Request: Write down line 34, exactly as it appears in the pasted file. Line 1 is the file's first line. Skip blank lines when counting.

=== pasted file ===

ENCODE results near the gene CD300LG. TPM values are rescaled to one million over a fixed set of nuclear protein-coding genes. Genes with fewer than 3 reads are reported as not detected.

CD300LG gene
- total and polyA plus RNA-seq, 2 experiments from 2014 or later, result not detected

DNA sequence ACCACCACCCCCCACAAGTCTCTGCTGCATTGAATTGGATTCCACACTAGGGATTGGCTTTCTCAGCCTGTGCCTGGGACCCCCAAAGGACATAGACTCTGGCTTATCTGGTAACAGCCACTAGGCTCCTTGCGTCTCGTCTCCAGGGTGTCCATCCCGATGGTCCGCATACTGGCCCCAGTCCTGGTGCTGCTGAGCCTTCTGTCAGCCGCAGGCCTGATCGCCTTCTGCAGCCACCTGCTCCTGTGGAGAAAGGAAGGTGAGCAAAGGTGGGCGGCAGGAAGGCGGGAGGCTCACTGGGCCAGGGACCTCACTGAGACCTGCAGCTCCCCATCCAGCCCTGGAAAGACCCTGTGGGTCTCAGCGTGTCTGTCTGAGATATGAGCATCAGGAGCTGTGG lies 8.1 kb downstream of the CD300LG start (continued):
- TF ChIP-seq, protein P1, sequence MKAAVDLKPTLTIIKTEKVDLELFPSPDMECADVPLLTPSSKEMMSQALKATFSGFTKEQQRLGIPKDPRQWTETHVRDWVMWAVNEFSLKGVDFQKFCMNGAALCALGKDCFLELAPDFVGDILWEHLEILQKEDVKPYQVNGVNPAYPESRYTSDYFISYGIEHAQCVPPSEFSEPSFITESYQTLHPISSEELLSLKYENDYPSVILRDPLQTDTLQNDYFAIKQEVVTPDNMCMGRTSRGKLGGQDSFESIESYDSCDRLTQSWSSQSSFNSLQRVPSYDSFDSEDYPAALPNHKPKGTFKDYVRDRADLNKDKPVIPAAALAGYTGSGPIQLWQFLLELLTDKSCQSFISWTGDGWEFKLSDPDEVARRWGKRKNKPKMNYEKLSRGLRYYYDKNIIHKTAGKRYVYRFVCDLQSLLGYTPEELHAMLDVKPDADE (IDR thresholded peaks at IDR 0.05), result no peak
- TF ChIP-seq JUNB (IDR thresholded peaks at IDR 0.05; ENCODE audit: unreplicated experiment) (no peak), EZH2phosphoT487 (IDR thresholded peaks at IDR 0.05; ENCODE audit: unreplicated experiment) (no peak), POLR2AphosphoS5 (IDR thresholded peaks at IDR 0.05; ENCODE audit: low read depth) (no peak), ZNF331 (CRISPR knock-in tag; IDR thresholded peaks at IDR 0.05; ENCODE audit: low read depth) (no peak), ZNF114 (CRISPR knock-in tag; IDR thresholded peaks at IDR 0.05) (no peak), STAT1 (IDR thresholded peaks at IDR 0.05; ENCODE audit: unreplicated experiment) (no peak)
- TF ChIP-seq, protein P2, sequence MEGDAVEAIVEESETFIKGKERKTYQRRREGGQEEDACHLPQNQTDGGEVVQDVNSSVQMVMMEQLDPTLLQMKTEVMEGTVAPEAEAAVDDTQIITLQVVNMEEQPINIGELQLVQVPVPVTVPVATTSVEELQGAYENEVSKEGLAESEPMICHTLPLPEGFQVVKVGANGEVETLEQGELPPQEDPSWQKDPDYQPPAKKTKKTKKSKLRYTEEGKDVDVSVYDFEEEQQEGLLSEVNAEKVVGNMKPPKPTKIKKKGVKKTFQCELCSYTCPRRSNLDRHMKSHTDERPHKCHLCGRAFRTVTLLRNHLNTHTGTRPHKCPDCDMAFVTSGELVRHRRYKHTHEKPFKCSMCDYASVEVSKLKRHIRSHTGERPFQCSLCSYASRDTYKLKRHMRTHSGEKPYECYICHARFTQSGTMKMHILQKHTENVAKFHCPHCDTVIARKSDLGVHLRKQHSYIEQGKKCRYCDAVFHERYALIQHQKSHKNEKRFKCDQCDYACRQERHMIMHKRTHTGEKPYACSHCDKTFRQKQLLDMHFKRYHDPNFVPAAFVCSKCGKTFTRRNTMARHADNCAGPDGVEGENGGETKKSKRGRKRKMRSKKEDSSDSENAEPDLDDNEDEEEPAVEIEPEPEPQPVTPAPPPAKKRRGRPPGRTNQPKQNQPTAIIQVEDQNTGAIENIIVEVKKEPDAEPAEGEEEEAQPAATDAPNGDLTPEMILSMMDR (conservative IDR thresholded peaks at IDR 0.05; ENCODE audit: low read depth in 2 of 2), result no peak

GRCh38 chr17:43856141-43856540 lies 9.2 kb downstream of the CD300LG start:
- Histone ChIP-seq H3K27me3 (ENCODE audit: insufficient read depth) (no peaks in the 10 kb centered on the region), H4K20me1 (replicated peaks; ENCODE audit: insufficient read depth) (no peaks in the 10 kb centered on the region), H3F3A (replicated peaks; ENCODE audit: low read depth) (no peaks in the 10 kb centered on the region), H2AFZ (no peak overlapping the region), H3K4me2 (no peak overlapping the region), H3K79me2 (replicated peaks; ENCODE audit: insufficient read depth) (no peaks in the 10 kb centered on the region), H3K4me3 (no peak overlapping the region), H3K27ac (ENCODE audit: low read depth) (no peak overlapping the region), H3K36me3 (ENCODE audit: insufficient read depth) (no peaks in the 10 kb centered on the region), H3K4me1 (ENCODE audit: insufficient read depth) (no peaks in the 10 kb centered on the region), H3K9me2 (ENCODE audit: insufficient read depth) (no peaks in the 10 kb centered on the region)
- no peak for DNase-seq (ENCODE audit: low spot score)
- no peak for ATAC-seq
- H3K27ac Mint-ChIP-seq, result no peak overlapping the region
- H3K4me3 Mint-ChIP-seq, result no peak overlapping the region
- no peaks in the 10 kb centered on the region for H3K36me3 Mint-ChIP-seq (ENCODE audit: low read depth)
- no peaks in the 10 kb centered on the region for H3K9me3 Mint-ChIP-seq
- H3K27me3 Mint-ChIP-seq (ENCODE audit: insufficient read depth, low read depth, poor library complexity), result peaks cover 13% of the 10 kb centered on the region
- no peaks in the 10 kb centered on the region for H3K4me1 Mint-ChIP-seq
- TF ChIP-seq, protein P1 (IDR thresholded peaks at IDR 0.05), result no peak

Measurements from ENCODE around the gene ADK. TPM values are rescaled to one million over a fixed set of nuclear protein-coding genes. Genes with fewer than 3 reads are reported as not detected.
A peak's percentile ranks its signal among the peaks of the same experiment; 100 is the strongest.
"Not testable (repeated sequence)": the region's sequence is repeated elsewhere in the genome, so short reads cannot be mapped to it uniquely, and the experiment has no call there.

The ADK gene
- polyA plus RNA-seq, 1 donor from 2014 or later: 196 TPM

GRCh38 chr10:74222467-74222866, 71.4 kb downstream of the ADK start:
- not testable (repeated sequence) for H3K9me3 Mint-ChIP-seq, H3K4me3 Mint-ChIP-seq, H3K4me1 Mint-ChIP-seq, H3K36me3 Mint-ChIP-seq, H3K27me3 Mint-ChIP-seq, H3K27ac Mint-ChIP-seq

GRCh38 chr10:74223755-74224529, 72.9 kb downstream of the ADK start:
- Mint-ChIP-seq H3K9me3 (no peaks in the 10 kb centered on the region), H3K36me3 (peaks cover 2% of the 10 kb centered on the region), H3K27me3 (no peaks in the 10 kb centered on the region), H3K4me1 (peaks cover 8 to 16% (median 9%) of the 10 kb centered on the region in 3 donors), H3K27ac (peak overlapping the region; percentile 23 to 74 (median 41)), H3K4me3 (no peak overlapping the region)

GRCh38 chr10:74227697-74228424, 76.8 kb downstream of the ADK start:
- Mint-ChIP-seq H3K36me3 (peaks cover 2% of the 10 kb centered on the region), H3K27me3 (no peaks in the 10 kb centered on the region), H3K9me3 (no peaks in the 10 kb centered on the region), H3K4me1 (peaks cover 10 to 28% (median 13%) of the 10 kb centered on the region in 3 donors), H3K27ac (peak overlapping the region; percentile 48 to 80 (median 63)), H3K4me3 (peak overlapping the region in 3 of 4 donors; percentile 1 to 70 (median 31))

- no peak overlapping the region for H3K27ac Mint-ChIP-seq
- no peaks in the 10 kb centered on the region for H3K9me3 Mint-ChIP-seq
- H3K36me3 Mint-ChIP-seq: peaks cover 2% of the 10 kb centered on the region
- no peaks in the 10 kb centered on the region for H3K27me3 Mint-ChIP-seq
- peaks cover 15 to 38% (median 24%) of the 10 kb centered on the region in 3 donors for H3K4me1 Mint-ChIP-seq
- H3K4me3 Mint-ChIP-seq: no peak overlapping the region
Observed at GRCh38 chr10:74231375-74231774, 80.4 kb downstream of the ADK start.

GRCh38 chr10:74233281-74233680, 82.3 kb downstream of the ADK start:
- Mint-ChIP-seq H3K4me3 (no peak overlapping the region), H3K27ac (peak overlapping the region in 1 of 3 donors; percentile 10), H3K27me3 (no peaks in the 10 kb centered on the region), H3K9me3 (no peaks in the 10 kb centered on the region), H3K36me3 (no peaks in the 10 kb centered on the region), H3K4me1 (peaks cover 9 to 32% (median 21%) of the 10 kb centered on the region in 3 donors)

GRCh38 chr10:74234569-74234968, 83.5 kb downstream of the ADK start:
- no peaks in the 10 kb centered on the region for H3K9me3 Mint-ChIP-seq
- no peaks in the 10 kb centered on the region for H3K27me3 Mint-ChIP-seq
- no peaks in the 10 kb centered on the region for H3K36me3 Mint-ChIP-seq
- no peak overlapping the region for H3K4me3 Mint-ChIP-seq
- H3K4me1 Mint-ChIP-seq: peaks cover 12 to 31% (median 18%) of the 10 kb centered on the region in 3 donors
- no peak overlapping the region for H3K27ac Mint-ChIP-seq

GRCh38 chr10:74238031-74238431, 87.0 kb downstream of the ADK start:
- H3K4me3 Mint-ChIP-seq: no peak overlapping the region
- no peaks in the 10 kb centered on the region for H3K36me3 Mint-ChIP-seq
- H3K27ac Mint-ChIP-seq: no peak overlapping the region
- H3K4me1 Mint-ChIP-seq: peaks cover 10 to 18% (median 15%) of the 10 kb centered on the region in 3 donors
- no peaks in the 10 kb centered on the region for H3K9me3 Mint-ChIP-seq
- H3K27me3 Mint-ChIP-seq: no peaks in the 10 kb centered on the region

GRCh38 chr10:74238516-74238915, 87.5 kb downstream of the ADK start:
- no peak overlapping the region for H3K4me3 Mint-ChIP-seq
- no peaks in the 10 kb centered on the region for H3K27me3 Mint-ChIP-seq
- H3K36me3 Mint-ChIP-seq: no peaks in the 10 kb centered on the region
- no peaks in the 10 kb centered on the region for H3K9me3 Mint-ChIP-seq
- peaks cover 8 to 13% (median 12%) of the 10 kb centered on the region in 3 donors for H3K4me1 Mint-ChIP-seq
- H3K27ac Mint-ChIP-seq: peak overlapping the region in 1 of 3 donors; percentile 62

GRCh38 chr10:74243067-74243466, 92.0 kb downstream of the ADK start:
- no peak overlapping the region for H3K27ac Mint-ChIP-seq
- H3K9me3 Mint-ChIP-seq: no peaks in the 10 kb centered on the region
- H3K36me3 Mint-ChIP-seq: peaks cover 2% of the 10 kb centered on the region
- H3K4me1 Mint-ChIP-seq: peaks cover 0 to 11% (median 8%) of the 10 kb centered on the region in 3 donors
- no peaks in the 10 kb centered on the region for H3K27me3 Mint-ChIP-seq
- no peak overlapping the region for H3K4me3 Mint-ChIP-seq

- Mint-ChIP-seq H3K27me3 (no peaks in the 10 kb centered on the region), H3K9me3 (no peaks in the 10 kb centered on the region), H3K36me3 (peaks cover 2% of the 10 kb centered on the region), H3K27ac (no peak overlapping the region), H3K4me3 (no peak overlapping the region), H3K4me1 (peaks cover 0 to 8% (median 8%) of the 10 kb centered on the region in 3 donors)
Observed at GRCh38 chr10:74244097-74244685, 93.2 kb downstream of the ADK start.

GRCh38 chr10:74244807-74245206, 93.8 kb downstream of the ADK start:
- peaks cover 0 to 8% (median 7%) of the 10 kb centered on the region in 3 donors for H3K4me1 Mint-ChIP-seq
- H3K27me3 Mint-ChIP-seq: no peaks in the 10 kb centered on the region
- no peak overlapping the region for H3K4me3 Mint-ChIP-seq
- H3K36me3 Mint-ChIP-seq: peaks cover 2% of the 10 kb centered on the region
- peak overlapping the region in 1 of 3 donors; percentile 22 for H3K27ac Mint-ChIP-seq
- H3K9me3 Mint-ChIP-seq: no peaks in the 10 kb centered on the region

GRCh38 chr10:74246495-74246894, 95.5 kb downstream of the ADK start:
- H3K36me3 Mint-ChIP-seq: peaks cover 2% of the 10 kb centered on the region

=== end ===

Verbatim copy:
- peaks cover 15 to 38% (median 24%) of the 10 kb centered on the region in 3 donors for H3K4me1 Mint-ChIP-seq